Mariah Carey wasn’t exactly unknown before 1994: three years earlier, she had won two Grammys, most of her singles consistently reached number one, and she had become nothing short of the most intriguing and well-known voice in the United States. However, everything was about to explode thanks to a Christmas album and a song that would resonate thirty years later: ‘All I Want for Christmas Is You.’
The neo-Christmas carol
Just like our parents were tired of ‘El Tamborilero’ and ‘El Burrito Sabanero’ despite singing them continuously, we can do the same with Mariah Carey: despise the first notes of ‘All I Want for Christmas Is You’ and at the same time belt out every chorus. Surprisingly, it was originally just the second track of the album ‘Merry Christmas,’ released on October 28, 1994, featuring versions of songs like ‘Silent Night,’ ‘O Holy Night,’ or ‘Santa Claus Is Coming to Town.’
But no one cared about those carols: the album became a massive hit (selling over 15 million copies worldwide) thanks to ‘All I Want for Christmas Is You,’ which started airing on radios on October 29, 1994. From that moment, it became as traditional as mistletoe, gifts, Santa Claus, and snow. In fact, it’s currently the tenth best-selling single of all time, following songs like ‘My Heart Will Go On’ by Celine Dion, or the collaborative track ‘We Are the World.’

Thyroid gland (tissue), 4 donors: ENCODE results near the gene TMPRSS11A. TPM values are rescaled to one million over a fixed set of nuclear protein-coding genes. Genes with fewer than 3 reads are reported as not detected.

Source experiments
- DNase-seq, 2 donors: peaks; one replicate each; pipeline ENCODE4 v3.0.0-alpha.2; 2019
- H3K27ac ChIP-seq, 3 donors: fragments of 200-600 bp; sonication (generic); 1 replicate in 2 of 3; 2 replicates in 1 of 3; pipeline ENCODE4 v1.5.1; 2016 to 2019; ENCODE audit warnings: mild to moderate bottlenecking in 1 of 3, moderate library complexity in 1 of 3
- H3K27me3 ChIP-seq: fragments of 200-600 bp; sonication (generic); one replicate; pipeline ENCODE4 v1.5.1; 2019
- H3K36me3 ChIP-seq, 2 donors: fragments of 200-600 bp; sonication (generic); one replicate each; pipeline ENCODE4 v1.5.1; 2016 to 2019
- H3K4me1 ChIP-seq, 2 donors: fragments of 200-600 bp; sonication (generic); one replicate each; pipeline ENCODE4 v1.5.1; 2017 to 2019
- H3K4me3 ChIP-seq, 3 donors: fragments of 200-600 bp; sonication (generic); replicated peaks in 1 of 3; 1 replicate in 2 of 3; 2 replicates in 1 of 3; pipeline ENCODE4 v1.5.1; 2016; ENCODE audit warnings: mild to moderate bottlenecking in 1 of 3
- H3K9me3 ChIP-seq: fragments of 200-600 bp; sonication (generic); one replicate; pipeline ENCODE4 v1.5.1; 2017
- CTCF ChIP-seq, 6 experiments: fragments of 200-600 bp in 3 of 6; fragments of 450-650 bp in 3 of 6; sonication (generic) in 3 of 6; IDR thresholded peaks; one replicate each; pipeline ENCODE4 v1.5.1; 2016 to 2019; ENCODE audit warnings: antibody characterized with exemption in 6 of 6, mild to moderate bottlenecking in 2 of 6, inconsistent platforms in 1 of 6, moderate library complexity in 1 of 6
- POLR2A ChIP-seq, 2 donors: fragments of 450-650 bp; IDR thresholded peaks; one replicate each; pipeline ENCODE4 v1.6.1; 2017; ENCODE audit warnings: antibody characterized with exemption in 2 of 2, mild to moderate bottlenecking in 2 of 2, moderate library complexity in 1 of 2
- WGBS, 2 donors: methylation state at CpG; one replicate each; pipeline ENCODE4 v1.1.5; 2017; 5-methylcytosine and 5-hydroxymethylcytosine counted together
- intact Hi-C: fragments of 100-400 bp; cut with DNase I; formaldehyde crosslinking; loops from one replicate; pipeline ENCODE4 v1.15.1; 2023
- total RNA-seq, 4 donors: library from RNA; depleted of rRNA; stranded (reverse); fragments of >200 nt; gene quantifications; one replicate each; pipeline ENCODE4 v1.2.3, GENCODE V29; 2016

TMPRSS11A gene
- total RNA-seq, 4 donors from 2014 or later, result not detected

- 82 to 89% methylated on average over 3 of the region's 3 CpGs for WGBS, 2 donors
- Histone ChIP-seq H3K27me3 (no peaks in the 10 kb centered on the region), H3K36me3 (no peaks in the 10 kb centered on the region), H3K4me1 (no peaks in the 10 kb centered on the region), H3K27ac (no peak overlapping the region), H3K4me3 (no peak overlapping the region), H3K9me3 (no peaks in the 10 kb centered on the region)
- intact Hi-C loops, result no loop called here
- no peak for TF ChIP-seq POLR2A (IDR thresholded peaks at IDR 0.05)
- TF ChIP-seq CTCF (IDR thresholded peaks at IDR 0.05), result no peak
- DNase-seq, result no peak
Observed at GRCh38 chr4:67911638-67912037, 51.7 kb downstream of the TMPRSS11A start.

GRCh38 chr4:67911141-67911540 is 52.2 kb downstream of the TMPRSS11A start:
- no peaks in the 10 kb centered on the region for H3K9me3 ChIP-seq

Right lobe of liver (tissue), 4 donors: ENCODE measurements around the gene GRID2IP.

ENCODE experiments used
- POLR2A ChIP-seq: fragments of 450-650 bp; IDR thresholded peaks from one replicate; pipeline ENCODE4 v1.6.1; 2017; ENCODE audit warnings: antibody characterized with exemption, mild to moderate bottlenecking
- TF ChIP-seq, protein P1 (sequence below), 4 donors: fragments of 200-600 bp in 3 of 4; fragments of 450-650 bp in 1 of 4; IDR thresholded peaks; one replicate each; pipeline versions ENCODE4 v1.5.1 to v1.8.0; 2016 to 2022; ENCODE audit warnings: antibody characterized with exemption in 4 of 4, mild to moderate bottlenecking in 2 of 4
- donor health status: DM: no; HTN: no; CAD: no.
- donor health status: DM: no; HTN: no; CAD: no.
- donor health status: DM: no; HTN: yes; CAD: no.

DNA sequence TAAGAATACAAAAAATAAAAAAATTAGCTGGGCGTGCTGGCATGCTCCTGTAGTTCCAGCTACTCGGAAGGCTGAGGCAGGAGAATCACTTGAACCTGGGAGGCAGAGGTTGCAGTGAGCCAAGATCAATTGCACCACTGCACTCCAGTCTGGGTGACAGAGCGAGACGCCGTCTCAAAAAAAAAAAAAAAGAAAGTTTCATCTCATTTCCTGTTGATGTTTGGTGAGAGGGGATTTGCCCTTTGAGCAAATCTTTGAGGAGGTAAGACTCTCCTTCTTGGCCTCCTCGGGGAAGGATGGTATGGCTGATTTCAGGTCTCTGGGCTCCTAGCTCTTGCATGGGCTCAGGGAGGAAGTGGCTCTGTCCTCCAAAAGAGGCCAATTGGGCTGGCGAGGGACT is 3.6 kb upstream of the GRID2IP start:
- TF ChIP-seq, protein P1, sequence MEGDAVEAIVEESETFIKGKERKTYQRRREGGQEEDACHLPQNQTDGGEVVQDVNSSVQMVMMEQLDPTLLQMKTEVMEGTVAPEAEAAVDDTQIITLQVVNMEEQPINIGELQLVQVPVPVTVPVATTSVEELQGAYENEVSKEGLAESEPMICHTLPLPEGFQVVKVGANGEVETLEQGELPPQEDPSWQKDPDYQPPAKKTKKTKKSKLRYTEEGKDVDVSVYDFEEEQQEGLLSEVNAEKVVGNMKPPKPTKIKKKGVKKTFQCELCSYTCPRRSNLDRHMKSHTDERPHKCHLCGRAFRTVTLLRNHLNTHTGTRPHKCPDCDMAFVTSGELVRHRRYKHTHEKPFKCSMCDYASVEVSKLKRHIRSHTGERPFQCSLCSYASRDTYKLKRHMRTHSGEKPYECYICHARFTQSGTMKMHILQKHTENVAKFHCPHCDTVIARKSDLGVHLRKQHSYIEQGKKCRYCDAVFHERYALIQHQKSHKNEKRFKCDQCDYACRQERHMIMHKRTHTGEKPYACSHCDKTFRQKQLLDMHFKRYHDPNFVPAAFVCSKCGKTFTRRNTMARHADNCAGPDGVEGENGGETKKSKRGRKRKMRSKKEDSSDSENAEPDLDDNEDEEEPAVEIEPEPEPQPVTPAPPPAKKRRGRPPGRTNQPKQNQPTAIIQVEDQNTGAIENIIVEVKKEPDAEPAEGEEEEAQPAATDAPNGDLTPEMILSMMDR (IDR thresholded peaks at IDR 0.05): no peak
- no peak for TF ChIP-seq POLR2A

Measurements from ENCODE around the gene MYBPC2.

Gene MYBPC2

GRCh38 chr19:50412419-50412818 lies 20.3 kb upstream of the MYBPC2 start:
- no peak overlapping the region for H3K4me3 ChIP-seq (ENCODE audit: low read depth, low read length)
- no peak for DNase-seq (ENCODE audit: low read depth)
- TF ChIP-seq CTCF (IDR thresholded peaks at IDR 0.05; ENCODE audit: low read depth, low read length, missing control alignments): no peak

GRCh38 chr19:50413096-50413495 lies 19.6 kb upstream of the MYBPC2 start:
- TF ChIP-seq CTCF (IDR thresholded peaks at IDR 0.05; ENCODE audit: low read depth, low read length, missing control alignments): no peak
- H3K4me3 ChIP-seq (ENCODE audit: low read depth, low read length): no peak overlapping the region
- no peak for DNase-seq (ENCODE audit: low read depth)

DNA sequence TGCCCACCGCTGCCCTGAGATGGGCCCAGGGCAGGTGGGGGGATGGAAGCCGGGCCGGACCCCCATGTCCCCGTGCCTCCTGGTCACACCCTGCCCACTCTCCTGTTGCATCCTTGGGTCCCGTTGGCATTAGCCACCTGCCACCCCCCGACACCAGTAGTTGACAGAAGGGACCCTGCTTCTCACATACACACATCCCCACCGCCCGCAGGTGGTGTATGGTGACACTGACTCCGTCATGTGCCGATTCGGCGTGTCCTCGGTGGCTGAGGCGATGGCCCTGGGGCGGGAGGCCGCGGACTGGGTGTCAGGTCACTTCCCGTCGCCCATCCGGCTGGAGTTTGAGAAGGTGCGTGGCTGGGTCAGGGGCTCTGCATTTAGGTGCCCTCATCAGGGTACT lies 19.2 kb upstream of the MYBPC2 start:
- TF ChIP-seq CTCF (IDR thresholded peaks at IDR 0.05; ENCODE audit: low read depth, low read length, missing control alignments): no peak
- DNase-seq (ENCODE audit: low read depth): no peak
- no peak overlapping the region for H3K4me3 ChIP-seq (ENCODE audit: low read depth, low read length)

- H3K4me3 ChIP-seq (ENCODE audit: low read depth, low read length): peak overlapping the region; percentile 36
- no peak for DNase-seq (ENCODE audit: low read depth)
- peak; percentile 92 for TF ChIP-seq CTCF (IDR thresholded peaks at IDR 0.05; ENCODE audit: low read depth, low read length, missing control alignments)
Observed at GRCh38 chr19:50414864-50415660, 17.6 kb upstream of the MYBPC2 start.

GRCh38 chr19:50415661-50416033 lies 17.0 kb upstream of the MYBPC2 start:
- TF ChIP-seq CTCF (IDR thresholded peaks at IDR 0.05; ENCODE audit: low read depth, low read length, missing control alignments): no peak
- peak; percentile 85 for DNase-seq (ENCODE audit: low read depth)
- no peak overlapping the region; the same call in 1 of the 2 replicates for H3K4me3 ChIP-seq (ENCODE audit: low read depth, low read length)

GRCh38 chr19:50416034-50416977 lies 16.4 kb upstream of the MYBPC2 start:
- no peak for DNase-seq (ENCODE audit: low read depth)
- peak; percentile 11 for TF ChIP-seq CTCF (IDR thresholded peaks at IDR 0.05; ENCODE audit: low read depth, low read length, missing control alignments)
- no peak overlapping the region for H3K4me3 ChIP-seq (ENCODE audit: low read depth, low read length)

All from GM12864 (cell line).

It was unusual for Mariah Carey’s third album to be a Christmas one; typically, artists released such albums to make money when they were already in decline. But the singer fully embraced the concept, decorating her house with Christmas ornaments in the summer of 1994 to feel the holiday magic despite the scorching heat outside. And that’s how the magic happened.
Carey aimed to create a retro ’60s-style song and took literally 15 minutes to compose it alongside Walter Afanasieff, her collaborator for the first six albums. The rest is history: at 54 years old, Carey continues to thaw out (quite literally) every year to herald the arrival of Christmas on November 1, right after Halloween. It’s been 29 years of enduring popularity, yes, but perhaps we may never witness the birth of a contemporary Christmas hit like this again. All I Want for Christmas is to listen to Mariah Carey.